Posted by:on February 4th, 2010
This past November I ran into Marty Jimenez at the preview opening of the Skateboard: Evolution & Art in California exhibition in Santa Monica, CA. Now unfortunately for Marty, he knows that every single time I run into him I’m going to ask if he’s unearthed his board collection yet. It was, after all, one of the few I never managed to document despite badgering him to no end over the course of putting both Disposable books together. He has a reason—a very good one at that—for not letting me have a photographic crack at his archives, and even though I have no plans for any future books I’m still curious as to what he may have squirreled away during his time at the epicenter of Orange County skateboard production in the ’80s.
God help me but shit like this keeps me up late at night.
Anyway, Marty apologized once again for not being able to spring his boards in a timely manner (in a referential way they really are the equivalent to James Cameron’s ridiculously named “Unobtanium” from Avatar, tree of life and all), but then went on to say that he had recently stumbled upon something of interest in his art archives: a Xerox copy of what appeared to be the inspiration behind Mark Gonzales’s original pro model graphic on Vision by Andy Takakjian. I said I was definitely interested in seeing this and, lo and behold, just the other day a shot of it finally appeared in my inbox from Marty.
Immediately after receiving the image I zipped it on over to Andy—whom I finally had the chance to meet for the first time several months ago when he showed up out of the blue at a book release party for The Disposable Skateboard Bible held at the HUF store in Los Angeles—to see if he could shed some historical light on its background.
“Wow, there’s a relic from the ark of the unknown martyr!” he wrote back, “Yeah, that would be a phase of genesis, as I loosely recall that was a sort of prelim for a cheesy little self promotional postcard series I ran off back in 1985. I believe it was an amalgam of linoleum cut and Zip-A-Tone scraps. I didn’t get any particular direction from Vision, so I used it to fill space on the Gonz deck in between the ‘Vision’ and ‘Mark Gonzales’ names. Of course it required some ‘editing’ to fill the deck space correctly.
“I had no idea anyone would like it in any way. I thought it would be a genuine reject and I would have to think up something else. In fact, I really just tossed it together to be something to show ’til I could think of something better. With the lack of direction given I reckoned I would be groping through quite a few generations ’til
something clicked. Well, as they say, who knew?! It was a one hit wonder!”
Wonder indeed. Released in 1985, the Mark Gonzales graphic was one of a distinct handful, including the first Mark “Gator” Rogowski, Psycho Stick, and Guardian models, that artistically defined Vision as a company throughout the ’80s, and it was kept in production all the way up through 1989. The board went through various low-key changes along the way, but somehow managed to retain its overall basic shape*—probably because the other more “current” Gonzales boards fulfilled the innovative edge, whereas this one just continued to sell on the merits of its legacy alone.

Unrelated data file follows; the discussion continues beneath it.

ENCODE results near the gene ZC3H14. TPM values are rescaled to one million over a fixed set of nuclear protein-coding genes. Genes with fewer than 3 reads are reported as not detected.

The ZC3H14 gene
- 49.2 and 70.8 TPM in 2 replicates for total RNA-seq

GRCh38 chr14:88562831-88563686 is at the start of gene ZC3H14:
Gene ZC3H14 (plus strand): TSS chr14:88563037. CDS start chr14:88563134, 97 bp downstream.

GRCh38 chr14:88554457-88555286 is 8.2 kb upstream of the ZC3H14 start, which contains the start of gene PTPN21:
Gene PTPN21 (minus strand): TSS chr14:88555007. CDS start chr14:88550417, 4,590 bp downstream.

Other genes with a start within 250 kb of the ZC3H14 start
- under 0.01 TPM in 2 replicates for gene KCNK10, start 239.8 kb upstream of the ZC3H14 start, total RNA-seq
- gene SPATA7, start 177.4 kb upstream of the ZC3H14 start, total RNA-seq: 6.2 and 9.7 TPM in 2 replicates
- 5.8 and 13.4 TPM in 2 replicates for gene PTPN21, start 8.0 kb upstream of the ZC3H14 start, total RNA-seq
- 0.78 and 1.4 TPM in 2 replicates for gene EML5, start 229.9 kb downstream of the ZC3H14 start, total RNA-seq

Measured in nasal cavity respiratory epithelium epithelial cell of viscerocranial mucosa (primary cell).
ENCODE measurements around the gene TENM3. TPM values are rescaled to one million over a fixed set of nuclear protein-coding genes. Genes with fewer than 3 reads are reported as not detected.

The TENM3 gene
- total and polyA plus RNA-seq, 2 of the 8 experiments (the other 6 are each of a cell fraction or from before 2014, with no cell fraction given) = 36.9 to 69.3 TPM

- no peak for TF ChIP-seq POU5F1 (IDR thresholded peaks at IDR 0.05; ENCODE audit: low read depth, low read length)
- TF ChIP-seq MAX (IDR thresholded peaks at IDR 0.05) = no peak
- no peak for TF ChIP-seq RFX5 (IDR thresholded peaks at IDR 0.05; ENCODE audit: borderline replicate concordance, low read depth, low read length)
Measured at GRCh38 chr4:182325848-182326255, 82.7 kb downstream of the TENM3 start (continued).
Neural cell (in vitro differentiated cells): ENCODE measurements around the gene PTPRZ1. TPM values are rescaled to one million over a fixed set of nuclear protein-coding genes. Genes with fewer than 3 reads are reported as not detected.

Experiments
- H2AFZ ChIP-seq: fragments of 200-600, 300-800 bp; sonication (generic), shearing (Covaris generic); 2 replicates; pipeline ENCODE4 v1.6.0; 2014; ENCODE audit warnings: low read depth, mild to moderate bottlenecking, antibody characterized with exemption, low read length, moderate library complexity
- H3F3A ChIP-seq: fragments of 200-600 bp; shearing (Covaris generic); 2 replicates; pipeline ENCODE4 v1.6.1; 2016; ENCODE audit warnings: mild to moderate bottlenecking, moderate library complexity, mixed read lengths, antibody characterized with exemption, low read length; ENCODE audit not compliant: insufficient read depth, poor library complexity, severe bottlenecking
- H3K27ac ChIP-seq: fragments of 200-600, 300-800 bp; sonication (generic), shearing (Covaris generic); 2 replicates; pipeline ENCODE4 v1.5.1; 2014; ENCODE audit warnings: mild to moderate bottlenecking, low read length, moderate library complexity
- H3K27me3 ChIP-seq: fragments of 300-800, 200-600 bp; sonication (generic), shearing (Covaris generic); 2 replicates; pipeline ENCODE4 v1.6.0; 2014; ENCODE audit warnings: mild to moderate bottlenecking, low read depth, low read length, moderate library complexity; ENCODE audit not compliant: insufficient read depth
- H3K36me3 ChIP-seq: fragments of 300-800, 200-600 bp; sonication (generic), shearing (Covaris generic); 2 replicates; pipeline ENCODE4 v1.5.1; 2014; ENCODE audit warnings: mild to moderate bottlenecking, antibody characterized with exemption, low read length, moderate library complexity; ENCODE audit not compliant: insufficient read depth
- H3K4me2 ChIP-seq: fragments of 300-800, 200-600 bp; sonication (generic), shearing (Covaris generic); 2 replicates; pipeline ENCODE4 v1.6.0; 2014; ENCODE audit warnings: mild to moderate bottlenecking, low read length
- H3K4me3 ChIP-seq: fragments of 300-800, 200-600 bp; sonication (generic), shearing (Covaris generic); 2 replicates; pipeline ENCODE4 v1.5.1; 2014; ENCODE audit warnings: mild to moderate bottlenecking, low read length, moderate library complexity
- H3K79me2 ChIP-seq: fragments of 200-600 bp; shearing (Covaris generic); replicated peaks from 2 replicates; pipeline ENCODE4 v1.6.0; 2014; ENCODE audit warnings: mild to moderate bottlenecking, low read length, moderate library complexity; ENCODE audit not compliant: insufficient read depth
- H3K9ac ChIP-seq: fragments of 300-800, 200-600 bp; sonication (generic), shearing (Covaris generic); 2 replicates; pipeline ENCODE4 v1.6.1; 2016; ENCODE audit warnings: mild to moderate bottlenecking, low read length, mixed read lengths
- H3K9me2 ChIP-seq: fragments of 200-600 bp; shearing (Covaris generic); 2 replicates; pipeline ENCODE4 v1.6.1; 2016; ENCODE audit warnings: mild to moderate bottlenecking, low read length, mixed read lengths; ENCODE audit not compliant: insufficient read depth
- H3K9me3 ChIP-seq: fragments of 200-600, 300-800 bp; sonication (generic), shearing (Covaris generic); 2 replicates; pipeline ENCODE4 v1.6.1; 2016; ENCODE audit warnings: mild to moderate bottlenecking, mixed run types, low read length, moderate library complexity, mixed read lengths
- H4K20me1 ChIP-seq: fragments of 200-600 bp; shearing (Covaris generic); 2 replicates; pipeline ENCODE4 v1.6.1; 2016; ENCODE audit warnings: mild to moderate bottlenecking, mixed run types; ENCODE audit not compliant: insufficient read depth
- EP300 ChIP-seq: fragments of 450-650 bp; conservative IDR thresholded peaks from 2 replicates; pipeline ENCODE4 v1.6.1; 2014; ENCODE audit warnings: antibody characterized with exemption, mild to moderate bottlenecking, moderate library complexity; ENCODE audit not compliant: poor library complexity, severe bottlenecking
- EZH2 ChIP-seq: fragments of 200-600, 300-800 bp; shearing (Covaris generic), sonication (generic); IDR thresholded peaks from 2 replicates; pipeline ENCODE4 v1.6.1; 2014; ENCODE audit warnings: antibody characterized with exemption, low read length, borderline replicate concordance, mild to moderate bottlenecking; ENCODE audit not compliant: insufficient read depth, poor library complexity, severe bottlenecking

The first-run Gonzales boards from 1985 are distinguished by having both front and rear wheel wells [the black and white boards shown above at left], and from what I’ve seen came in black, white, gray, yellow and, possibly, blue dips. However, in a quote he supplied for The Disposable Skateboard Bible, Mark claimed to have forced Vision to add the half-circular shape on the nose soon after the board was already in production. To date I have not run across any boards missing this graphic element, but it certainly does add a trivial level of mystery to the model. Anyway, the rear wheel wells were eventually dropped, but the pop-outs still remained in the graphic where they once resided [the black and yellow examples above].
In 1986, Vision added trademark insignias and copyright information to the graphic. (By the way, is it just me or is it weird for them to have trademarked Mark Gonzales’ actual name? Even Powell-Peralta, a company that was near religious when it came to trademarking their property in the ’80s, never once laid claim to its riders’ names.) The artwork was also modified so that the missing rear wheel wells were no longer so boldly indicated [the stained board shown above at far right]. Soon thereafter, however, the front wheel wells disappeared, too, and the board was produced in a very wide variety of stains and paints [five examples shown below].
It wasn’t until the kick-nose revolution came about in skateboarding, circa 1988 (or 1989 in the late case of Powell-Peralta), that the original Gonzales model received its first and only serious alteration: a slightly longer and significantly more upturned nose [four examples shown below].
Now for all I know this particular graphic may not have been formally retired from production until Mark quit Vision in ’89, but he later appropriated it in 1993 for a somewhat controversial use at ATM Click and then much later on at Deluxe for a Real Skateboards series and Krooked model. Vision did resurface in 2002, though, with its first line of reissues, of which included the Gonzales graphic—albeit without his “trademarked” name (the words “the” and “original” were substituted in its rectangular places).
* The first Vision ad to announce the Mark Gonzales model, which appeared in the June 1985 issue of Thrasher, depicted a mock-up of the graphic on an incorrect board shape.
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